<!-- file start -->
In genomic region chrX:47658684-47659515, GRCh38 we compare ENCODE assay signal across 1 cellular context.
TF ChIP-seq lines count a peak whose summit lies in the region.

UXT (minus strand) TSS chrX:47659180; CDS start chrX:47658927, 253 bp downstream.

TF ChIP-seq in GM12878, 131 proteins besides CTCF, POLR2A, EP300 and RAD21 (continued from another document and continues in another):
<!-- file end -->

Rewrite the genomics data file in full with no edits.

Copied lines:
In genomic region chrX:47658684-47659515, GRCh38 we compare ENCODE assay signal across 1 cellular context.
TF ChIP-seq lines count a peak whose summit lies in the region.

UXT (minus strand) TSS chrX:47659180; CDS start chrX:47658927, 253 bp downstream.

TF ChIP-seq in GM12878, 131 proteins besides CTCF, POLR2A, EP300 and RAD21 (continued from another document and continues in another):